Fats in biscuits 

For the application in biscuits the level and the type of fat is important for:

  • homogeneous distribution in the dough and possibly the aeration of the dough
  • final dough hardness before cutting
  • spread in the oven
  • hardness of the biscuit
  • eating quality; texture and flavour
  • shelf life of the biscuit

Main effects can be summarised as follows:

  Dough hardness Spread in the oven Hardness of the biscuit
Higher N-values Harder No influence Harder
Higher fat level Softer More spread Softer


Health issues 
As stated by American Heart Association:

Based on a large body of evidence, it is apparent that the optimal diet for reducing risk of chronic diseases is one in which saturated fatty acids are reduced and trans fatty acids from manufactured fats are virtually eliminated. Because of the growing health benefits recognized for unsaturated fatty acids, it is likely that a mixture of these fatty acids in the diet will give the greatest health benefits within the context of a total fat intake that is considered moderate.

Trans reduction

Since 1993 it became clear that trans fatty acids obtained by partially hardening/hydrogenation were even worse then saturated fatty acids concerning influence on cholesterol level and risk for Coronary Heart Disease.
Fatblends for all kind of margarines and fats for the various foods application were redefined without loosing the characteristics for the application so actually without negative influence on the application. Almost no partially hardened components are used anymore but more fractions and interesterified components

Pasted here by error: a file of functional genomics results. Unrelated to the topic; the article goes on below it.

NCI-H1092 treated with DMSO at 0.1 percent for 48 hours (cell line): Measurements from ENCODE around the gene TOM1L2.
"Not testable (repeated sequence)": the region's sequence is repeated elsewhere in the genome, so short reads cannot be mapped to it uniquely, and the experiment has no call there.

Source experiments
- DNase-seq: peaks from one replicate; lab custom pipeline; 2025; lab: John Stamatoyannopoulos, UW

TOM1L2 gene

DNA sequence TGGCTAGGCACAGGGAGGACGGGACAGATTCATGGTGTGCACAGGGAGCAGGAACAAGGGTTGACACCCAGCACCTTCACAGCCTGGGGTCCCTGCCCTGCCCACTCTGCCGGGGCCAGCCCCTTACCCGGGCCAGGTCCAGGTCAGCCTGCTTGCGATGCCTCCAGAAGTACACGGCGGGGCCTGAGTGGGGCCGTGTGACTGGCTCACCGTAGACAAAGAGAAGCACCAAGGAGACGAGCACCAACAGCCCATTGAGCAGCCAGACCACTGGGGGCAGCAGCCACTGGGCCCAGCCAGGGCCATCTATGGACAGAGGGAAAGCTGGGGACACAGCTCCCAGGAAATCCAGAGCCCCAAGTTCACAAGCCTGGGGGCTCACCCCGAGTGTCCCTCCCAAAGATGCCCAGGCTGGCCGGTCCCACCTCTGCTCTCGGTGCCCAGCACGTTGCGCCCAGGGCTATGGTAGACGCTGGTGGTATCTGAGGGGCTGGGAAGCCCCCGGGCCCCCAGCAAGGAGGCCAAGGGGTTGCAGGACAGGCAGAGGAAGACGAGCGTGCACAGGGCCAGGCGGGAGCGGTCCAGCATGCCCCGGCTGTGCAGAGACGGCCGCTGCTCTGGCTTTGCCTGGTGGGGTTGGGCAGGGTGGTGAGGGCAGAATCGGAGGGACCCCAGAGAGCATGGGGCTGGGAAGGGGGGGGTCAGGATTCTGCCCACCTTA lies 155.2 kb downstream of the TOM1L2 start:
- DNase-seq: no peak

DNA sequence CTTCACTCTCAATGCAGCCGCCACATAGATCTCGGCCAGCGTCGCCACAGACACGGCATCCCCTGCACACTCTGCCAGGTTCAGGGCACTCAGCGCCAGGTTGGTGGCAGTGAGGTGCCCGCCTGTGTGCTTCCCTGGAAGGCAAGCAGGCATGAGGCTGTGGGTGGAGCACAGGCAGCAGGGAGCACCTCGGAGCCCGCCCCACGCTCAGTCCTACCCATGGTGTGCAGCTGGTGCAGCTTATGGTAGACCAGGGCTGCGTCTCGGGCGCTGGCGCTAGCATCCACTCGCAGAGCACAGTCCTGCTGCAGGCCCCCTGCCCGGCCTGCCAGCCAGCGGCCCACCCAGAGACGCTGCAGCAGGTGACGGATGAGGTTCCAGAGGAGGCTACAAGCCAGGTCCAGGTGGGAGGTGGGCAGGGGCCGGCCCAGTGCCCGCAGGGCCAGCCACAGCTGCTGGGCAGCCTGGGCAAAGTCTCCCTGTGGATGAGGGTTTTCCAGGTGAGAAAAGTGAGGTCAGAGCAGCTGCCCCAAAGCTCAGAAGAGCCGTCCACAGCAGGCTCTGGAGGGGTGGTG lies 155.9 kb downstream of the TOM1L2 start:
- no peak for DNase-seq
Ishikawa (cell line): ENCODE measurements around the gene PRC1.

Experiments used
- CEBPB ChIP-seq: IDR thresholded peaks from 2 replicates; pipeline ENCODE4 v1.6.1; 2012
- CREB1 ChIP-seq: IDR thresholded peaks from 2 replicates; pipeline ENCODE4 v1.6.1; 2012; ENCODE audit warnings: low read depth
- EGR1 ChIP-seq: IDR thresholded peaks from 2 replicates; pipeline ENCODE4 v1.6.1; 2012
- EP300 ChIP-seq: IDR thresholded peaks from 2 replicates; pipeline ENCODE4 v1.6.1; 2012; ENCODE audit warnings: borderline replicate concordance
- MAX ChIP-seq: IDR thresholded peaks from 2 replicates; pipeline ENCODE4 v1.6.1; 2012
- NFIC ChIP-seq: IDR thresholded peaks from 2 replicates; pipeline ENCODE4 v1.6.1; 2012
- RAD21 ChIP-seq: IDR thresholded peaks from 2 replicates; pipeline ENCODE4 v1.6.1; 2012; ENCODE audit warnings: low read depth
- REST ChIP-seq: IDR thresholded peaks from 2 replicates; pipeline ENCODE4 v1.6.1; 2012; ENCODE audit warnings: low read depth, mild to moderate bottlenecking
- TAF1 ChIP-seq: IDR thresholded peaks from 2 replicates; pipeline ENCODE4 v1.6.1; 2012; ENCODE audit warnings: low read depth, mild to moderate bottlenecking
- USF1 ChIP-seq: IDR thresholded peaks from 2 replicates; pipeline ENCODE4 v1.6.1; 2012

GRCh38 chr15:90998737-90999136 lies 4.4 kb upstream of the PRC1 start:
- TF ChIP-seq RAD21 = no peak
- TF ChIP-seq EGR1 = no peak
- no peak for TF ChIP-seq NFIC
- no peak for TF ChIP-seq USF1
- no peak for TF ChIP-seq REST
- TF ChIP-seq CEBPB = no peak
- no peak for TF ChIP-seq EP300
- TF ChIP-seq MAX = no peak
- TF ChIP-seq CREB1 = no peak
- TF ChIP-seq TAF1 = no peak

Safa reduction

By taking out trans fatty acids the safa content increased to keep functionality.
The last years there is a new challenge to lower the safa content in applied fats. Some food manufacturers ask already for possibilities of lower safa fats with similar functionality. With new fractions and newly developed interesterified components functionality in the application can be possibly achieved but keeping similar taste keepability (and so shelf life) is more difficult. With less safa and so more unsaturated fatty acids (mufa or pufa) the risk for oxidation so formation of off taste components is higher.

Discover more Our Expert Articles

Visit TechTalks Discussion 

How can reuse Fat
We are using palm oil to frying instant noodles. This palm oil has to reject after FFA increase, this is why I have to count loss! To save loss I need you help:

1 . How can I reuse this in noodles? 
2. Or if I reuse it to other bakery products, will occur any quality and shelf-life problems? 

Fat for cream filling in sandwiching secondary process
Good morning, can someone help me with this issue: Which is the technical specification for the fat (Palm) used in the secondary process for the cream of sandwich and wafer filling?

Fat blooming solution
What is the solution for eliminating or reducing fat blooming?